Books: Cover Stories

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The Independent Culture
MORE TROUBLE for Phaidon, rescued from the receivers a few years back by businessman Richard Schlagman, a major collector of Stanley Spencer. Schlagman has had run-ins with a number of staff and authors. Now the trustees of the Henri Matisse estate are stepping up a seven-year legal battle against Phaidon for breach of copyright, and have served a writ. The family says eight Phaidon titles, including the bestselling Art Book, "unlawfully reproduced" Matisse works. The publisher claims the paintings have been used in "serious art books for critical purposes", the sort of fair-use clause cited by critics quoting an author's work. Family lawyers have countered that the books are not aimed at students, but the coffee table. Phaidon's defence cites the estate's "excessive fees". But what did Schlagman charge when last a publisher wished to reproduce one of his Spencers?

FEW PEOPLE are more loved in publishing than Liz Calder, a founding director and now Editor-in-Chief of Bloomsbury, which makes The Times's snide distortion of her decision to begin handing over some responsibility to Virago publisher-turned-agent Alexandra Pringle all the odder. The paper suggested "the grande dame" was being "eased out", replaced by someone better able to attract young talent. In the first place, Calder is one of the least "grande" dames in publishing. Second, she has chosen a gradual hand-over so she can concentrate on her 100-odd authors. And she has no problem pulling talent, of whatever age. Bloomsbury without Calder is unthinkable - which is why their decision to publish Anna Pasternak's Princess in Love behind her back was totally dishonourable.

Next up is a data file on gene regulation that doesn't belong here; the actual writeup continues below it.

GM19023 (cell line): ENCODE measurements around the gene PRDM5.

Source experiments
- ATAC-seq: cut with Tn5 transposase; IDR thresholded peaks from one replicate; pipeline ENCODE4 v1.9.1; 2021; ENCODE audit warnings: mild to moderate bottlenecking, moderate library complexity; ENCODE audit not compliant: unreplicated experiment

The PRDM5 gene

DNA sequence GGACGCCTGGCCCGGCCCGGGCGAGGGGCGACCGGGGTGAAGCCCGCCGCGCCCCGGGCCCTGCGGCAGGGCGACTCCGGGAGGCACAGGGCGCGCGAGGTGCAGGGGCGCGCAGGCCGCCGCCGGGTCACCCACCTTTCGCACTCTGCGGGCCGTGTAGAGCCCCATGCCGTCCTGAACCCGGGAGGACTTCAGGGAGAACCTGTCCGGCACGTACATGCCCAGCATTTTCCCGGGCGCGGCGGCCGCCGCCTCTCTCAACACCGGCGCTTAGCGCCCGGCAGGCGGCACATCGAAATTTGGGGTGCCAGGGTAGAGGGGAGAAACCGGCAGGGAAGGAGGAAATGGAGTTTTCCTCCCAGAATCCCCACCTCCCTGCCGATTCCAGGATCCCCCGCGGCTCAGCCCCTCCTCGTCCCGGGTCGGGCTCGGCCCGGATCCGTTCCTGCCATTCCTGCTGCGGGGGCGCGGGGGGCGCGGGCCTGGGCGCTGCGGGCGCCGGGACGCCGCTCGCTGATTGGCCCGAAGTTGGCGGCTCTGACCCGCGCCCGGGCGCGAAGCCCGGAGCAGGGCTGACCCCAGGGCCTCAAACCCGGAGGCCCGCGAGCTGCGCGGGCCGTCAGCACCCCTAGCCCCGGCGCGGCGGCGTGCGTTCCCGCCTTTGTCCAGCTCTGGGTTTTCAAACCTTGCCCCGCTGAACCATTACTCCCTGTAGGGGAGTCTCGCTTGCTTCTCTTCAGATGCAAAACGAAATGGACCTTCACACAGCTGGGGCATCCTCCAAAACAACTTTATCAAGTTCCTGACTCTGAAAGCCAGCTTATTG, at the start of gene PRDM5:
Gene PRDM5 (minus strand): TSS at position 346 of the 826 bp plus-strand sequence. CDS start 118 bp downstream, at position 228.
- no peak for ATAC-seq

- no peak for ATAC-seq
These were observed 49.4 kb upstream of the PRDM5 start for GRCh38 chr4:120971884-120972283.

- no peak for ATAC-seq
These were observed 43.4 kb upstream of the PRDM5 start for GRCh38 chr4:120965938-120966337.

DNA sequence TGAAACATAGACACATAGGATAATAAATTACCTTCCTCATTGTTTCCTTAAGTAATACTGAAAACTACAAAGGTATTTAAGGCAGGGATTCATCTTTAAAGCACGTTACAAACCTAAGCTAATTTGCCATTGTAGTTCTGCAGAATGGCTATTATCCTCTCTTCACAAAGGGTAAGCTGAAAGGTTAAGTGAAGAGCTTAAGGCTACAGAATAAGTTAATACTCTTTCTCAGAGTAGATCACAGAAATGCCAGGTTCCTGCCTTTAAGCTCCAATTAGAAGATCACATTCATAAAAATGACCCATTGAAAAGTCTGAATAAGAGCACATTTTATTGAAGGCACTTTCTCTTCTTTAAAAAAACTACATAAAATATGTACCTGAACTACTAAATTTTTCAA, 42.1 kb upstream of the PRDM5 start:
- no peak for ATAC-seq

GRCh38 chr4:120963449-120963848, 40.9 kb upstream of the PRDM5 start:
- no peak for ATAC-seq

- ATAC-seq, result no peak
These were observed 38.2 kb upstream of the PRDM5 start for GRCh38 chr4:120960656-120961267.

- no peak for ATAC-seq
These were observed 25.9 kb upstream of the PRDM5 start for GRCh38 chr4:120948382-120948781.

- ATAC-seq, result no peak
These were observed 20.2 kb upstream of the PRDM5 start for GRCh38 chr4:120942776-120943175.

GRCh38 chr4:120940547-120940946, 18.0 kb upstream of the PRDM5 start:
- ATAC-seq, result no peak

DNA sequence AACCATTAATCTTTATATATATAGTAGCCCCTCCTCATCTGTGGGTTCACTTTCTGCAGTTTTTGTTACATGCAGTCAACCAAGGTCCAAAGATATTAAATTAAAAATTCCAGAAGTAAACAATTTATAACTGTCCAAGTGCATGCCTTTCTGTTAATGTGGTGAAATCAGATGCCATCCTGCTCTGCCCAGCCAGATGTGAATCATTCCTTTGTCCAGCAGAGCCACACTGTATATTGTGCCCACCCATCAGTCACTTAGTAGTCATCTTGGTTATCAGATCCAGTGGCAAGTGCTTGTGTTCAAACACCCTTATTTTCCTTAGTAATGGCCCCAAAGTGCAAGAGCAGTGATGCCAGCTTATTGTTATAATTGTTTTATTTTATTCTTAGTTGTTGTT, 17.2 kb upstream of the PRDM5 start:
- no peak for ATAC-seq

ONE OF last year's bestselling debuts was Ardal O'Hanlon's The Talk of the Town. Now his Father Ted co-star, Pauline McLynn, who plays the inimitable Mrs Doyle, is also at work on a novel. Two in fact, both featuring Irish private eye Leo Street, a feisty female whom publishers Headline hope will soon be up there with Sara Paretsky's V I Warshawski.

NEIL KINNOCK has resisted all urgings to put pen to paper. However, the former Labour leader has authorised Martin Westlake, a colleague in the European Commission, to write his life, granting him access to family, friends and colleagues, and rights to his papers. The book, due next year, was agented by Andrew Lownie and sold to Little, Brown, publishers of Kinnock's ex-deputy Roy Hattersley.

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